Paralyzed during a high school baseball game in 1998, Suffolk teacher now hopes to walk again

John Tice
John Tice

John Tice, right, paralyzed during a high school baseball injury in 1998, uses a specially modified truck to drive.

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John Tice
John Tice

John Tice and family. From left, Kylee, 7, wif Sheree and son, Colton, 7, leave a park near their home with hopes that advances in stem cell therapies will help return some of his lost function.

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John Tice
John Tice

John Tice, right, paralyzed during a high school baseball injury in 1998, uses a specially modified truck to drive.

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John Tice is ready for his miracle.

After 18 years in a wheelchair, the Suffolk school teacher believes new advancements in stem cell research could make it possible for him to walk again.

Tice, 37, is being treated at a south Florida therapy center that uses an individual’s own stem cells to regenerate damaged muscle, bone and nerve tissue.

In his senior year of high school in 1998, Tice was paralyzed from his chest down after colliding head first into a catcher’s knee at home plate during a baseball game and breaking his neck. He hopes new technologies in stem cell therapies will help him restore some lost function.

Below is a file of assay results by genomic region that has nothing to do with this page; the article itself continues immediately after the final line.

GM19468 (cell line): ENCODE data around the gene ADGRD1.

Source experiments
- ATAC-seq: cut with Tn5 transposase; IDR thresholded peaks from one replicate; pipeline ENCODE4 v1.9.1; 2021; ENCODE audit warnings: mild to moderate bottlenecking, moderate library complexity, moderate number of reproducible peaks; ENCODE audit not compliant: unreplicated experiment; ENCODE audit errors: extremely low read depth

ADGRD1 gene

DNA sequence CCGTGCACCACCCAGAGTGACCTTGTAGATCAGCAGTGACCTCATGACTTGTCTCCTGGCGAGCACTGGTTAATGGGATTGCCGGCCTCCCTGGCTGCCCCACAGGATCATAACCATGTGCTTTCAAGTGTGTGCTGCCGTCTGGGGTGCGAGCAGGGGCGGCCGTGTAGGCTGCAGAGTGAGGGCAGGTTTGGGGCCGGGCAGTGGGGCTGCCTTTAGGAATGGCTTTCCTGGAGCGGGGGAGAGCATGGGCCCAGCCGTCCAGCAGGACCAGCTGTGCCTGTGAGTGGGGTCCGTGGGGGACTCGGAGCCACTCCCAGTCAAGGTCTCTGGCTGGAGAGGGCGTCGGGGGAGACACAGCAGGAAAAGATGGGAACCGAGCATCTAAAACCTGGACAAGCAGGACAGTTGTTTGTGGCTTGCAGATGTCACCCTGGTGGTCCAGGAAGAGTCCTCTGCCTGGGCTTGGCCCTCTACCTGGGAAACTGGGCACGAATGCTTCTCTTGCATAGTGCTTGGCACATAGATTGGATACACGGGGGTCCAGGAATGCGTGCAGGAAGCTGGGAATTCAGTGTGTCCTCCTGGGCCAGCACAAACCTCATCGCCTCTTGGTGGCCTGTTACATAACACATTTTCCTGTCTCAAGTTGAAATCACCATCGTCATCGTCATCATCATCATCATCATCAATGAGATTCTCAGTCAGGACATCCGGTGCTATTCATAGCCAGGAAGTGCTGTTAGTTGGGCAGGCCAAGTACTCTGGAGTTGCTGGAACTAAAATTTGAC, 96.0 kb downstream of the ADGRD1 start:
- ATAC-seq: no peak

“The ultimate goal is to regain full function and walk again – to ride bikes and play baseball with my children,” Tice said. “But if that’s not the case, any return would be a blessing.”

In July at the South Florida Stem Cell Center in Davie, Florida, Tice had 300,000 of his own stem cells implanted into his vertebrae. Two follow-up treatments are pending at six month intervals.

Tice had researched stem cell therapies for several years before contacting the Florida center, he said. While results are not guaranteed, Tice said he has already experienced some improvement.

“I’ve been able to move my left finger and I’ve not been able to do that for 18 years.” Tice said. “I’ve been able to flex the muscle in my left quad (thigh) muscle. I’ve been able to make a fist with my left hand and I was unable to do that before.”

Dr. Melvin Propis runs the center where Tice underwent treatment. The center is site No. 46 of national clinical stem cell trial locations in the country, sanctioned by the National Institutes of Health.

“Stem cell therapy is 21st century medicine,” Propis said by phone. “The previous paradigm was to look outside of the body to fight diseases. We’re now realizing that there are already cells in the body that can heal the body.”

Since the late ‘90s, the practice has moved from the experimental to the developmental stage, “meaning it does work,” Propis said. “We know it works, but we don’t know how much.

“It takes a while to find out what it can and can’t do, trying to figure out how often to use it, what is the best dosage, how often do you give it and who will best respond.”

Over the past two-and-a-half years, Propis has performed nearly 300 stem cell therapies, he said. It’s a one-day, outpatient procedure which usually takes less than an hour and with little discomfort.

In none of his cases has there ever been a rejection or downside, Propis added, “because we’re just injecting their own cells back into them. And the cells keep reproducing themselves for at least a year-and-a-half.”